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The Politics Of Producing Tequila

Image of the agave plant, used in tequila production
Amante Darmanin
Flickr Creative Commons
The agave plant, used in tequila production

In the early 2000s, a shortage of the agave plant used to make tequila prompted producers to partner with Mexican farmers in an effort to harvest more crops. But those agreements heavily favored tequila companies and have had lasting impacts on small farms. 

In her book "Divided Spirits: Tequila, Mezcal, and the Politics of Production" (University of California Press/2015), Sarah Bowen recounts her own interviews with Mexican farmers, tequila producers and government officials.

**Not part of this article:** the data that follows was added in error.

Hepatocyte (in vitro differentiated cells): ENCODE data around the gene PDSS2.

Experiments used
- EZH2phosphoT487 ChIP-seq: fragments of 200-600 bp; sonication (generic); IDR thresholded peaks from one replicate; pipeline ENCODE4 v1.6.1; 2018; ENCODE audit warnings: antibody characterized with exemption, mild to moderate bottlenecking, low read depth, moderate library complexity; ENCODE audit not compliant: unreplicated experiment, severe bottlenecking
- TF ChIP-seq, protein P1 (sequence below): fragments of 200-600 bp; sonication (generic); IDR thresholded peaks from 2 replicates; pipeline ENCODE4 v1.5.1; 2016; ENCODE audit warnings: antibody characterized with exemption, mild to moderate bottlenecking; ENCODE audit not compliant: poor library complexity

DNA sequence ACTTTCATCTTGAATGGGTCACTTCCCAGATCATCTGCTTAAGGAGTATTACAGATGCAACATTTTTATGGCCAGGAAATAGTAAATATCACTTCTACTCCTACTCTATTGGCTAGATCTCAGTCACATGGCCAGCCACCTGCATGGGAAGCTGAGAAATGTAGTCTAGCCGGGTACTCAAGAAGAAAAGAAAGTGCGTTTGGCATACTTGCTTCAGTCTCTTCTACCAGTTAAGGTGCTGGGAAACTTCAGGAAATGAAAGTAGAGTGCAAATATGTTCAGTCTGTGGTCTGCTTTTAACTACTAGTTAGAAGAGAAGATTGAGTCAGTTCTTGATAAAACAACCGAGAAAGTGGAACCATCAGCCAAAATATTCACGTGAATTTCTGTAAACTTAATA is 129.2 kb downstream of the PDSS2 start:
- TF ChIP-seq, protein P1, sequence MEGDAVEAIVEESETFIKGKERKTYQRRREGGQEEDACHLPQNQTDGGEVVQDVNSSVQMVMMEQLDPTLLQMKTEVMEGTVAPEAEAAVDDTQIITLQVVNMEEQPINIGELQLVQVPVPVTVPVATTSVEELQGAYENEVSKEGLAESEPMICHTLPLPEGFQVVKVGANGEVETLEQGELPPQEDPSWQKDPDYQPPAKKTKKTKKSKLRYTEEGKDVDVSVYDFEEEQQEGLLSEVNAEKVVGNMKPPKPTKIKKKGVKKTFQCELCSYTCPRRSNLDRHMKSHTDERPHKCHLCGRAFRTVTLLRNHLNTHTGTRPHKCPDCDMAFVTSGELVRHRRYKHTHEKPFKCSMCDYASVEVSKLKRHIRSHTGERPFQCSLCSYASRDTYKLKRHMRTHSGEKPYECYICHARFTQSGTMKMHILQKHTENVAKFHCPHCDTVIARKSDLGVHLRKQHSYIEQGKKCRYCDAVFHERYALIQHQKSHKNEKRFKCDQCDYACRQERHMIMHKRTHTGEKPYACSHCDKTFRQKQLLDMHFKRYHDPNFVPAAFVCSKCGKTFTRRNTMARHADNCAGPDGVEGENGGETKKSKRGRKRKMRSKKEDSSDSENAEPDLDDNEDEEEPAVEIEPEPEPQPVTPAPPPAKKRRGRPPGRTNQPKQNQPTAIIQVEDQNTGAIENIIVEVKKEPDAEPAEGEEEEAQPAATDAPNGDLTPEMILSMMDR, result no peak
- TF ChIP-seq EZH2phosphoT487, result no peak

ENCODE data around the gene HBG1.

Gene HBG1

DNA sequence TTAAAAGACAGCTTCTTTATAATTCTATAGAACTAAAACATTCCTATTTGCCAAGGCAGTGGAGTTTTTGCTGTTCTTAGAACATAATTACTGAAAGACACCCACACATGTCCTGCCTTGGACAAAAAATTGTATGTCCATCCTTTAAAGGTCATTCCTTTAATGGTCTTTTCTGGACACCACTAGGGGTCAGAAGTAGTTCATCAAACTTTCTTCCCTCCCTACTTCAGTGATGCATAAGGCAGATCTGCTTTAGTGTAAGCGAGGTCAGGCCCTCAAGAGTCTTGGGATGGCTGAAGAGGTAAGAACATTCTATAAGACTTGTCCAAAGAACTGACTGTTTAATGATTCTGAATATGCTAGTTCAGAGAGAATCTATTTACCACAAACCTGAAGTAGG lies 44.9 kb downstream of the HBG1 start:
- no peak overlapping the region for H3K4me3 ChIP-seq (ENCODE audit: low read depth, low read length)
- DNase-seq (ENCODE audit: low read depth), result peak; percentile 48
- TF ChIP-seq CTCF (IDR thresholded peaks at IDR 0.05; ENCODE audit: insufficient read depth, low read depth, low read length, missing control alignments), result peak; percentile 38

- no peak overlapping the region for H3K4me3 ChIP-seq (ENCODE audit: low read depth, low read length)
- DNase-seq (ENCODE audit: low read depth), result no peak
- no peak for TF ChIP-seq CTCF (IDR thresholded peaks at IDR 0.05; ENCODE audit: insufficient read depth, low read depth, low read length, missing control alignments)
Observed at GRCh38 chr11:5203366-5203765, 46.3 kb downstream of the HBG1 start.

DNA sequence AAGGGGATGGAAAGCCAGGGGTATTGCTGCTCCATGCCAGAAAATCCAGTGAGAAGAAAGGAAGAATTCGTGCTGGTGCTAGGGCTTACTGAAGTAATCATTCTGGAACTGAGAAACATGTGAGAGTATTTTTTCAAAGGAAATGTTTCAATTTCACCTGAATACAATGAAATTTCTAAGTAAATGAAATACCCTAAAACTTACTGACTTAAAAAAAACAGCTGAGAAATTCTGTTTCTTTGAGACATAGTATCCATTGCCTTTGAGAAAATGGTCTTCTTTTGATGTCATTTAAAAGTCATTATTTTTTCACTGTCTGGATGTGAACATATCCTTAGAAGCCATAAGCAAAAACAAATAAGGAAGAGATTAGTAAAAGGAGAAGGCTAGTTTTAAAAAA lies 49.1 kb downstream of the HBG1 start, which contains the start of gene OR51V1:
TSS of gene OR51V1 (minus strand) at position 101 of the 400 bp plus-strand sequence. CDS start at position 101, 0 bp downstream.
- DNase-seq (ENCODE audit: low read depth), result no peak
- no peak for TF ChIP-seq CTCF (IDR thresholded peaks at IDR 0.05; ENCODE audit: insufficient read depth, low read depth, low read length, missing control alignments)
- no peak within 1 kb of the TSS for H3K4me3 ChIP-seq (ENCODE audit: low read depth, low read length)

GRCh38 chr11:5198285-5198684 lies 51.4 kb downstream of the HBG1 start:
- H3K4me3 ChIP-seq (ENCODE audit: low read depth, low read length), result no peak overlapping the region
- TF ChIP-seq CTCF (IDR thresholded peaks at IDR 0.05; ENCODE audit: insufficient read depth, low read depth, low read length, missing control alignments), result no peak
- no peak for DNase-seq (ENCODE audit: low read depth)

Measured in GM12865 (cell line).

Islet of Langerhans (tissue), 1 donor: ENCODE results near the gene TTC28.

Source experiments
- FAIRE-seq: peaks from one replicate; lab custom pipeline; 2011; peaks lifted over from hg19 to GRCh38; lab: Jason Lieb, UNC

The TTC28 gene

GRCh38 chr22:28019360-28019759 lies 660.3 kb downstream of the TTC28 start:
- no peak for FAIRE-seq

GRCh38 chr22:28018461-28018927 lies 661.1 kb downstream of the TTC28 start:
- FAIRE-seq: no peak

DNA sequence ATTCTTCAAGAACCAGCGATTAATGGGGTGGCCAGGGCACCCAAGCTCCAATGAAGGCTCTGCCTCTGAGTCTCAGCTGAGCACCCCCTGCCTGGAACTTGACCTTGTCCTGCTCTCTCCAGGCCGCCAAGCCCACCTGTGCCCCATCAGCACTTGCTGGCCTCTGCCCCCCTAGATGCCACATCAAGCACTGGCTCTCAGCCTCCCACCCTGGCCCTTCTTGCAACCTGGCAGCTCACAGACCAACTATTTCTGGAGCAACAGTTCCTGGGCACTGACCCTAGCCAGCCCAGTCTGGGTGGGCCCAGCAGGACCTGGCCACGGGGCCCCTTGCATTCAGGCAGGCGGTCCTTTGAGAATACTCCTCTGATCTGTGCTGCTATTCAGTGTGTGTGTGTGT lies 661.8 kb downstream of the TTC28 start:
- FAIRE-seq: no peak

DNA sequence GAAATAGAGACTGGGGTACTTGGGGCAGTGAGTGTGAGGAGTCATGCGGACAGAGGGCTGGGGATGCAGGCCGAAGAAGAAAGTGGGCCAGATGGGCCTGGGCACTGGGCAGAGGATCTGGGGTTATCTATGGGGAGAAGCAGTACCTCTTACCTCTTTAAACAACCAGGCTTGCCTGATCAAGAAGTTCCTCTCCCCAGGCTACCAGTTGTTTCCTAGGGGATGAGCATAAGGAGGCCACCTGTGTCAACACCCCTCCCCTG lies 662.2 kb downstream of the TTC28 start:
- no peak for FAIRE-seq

Her research shows the government's efforts to protect tequila's authenticity as a regional product have taken away smaller farmers' abilities to control their own land. 

Host Frank Stasio talks with Bowen, associate professor of sociology at North Carolina State University, about the politics of producing tequila.

Will Michaels is WUNC's Weekend Host and Reporter.
Longtime NPR correspondent Frank Stasio was named permanent host of The State of Things in June 2006. A native of Buffalo, Frank has been in radio since the age of 19. He began his public radio career at WOI in Ames, Iowa, where he was a magazine show anchor and the station's News Director.
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